Tuesday, December 15, 2009

Al Gore mistaken on Polar Ice Cap science

Former Vice President Al Gore stuck his foot in his mouth while speaking at the Copenhagen climate change summit when he claimed that, "These figures are fresh. Some of the models suggest to Dr. Maslowski that there is a 75 percent chance that the entire north polar ice cap, during the summer months, could be completely ice-free within five to seven years." Interesting but not so quick as the scientist that Gore quoted denied giving concrete numbers to which later Gore's office admitted that the figure was "one used by Dr. Maslowski as a 'ballpark figure' several years ago in a conversation with Gore" (http://www.timesonline.co.uk/tol/news/environment/copenhagen/article6956783.ece). Interesting error in science indeed, especially in light of those hacked e-mails from the University of East Anglia's Climate Research Unit.

While I do acknowledge that the climate warms and cools, I do not subscribe that it is as manmade that most on the left would like us all to believe. As I am writing this, Andrea Mitchell had Gary Hart and a former General on to discuss how climate change is a national security threat. The Left is losing the battle and has not gone to the bag of tricks that Bush used, i.e. WMD's, to push the climate change agenda. Let's all be honest, what is playing out in Copenhagen is not about being good stewards of the Earth; rather it is about plundering the coffers of the Industrialized World by Third World and developing countries. The EU has announced that it will give 500 million euro's to Africa and the Caribbean (http://uk.reuters.com/article/idUKLDE5BE1BI._CH_.2420) and the United States upped their ante that will be set at $9 billion for 2010. By the way it was President Bush that led to the tripling of "direct humanitarian and development aid" (http://www.washingtonpost.com/wp-dyn/content/article/2006/12/30/AR2006123000941.html).

That being said, it is time that we take a time out and look at the science of climate change. A friend of mine posted this webpage on my Facebook page: http://www.facebook.com/l.php?u=http%3A%2F%2Fwww.sciencedaily.com%2Freleases%2F2009%2F11%2F091124140957.htm&h=a0758a2cd40ea99ae8b12077acd89c03 After reading the article I posed this question: Park says that "a strong correlations exists between sea-surface temperature and CO2 levels in the tropic areas. Conversely, in places with a lot of trees and other biomass to soak up much of the atmospheric CO2..." Wouldn't that lead us to believe that deforestation and the lack of biomass – will need a definition on that – is the root cause of the "inerannual time scales" that results in less CO2 absorption? So, shouldn't the push be for more forests and biomass instead of "Cap and Trade" legislation? Or did I read what he said incorrectly? It appears to me that Park is applying correlations found in tropical oceans to all waterways which does not equate when he says "in places with a lot of trees and other biomass" the oceans are able to absorb access CO2. Can't have it both ways…"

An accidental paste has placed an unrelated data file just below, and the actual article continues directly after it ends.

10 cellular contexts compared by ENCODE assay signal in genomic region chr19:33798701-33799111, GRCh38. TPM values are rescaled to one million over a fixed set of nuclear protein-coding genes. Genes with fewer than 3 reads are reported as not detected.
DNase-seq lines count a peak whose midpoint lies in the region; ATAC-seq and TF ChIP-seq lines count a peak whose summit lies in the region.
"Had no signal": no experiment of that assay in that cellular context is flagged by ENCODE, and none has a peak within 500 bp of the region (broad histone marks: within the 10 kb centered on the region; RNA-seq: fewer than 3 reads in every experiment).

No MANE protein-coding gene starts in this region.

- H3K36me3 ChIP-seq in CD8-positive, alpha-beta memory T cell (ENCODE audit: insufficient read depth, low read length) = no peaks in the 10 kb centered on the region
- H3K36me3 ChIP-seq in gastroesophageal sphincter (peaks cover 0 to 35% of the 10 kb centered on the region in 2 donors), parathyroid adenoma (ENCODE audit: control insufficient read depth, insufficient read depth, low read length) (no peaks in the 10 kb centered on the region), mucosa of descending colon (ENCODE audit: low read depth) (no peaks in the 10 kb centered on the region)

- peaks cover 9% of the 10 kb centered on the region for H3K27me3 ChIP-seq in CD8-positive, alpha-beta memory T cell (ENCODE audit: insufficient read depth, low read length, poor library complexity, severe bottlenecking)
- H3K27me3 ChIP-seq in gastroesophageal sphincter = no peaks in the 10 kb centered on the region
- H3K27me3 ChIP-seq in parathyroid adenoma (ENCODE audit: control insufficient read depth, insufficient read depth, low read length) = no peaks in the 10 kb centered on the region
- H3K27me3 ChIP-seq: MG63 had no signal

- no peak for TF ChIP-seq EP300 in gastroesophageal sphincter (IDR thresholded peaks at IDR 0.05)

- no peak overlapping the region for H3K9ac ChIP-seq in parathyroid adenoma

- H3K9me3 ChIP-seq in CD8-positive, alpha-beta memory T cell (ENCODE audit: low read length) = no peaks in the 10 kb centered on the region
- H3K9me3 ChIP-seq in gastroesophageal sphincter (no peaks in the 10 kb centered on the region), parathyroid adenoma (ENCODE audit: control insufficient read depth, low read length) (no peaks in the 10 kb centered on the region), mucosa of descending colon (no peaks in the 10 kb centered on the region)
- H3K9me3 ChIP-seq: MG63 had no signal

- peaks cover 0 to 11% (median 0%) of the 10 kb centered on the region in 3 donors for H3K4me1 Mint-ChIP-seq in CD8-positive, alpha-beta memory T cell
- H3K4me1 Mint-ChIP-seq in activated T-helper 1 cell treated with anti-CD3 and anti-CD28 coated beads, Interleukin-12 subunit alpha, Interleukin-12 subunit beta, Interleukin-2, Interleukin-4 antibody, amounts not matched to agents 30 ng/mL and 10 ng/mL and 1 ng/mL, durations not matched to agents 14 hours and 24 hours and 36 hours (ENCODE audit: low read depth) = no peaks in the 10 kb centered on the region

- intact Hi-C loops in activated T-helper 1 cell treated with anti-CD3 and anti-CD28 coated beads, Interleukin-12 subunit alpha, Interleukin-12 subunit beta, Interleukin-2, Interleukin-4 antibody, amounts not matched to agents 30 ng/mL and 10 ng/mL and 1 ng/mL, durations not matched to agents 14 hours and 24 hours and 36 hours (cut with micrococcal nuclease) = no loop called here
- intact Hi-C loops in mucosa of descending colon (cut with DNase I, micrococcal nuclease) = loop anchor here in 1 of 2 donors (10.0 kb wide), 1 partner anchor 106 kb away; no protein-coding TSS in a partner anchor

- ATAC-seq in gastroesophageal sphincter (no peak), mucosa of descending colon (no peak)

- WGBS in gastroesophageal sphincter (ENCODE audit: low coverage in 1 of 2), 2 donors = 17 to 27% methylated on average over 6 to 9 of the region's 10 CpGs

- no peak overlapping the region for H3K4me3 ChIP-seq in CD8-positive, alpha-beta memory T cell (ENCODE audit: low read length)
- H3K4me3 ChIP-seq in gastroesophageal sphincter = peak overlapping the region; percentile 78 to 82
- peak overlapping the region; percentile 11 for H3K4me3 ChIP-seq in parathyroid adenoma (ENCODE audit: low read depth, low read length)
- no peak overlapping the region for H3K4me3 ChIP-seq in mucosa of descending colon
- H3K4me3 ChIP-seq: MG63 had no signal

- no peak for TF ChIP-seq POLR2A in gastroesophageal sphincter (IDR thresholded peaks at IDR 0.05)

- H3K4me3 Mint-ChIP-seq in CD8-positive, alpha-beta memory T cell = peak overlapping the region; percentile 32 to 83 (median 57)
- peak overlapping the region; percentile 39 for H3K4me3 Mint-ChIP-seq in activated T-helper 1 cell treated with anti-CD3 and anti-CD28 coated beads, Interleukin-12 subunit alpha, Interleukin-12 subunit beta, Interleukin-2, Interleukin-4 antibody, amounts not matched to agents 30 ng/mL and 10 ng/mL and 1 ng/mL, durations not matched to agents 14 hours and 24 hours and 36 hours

I have not seen an answer to this question. Perhaps someone here will help me understand or correct me if I am miss-understanding Parks report. All of this is why we need to have a robust debate void of emotion and political influence. Is that even possible? Plus, if Gore was told of the prediction by Dr. Maslowski took place several years ago, wouldn't that mean that we will see no polar ice cap in the next one or two years?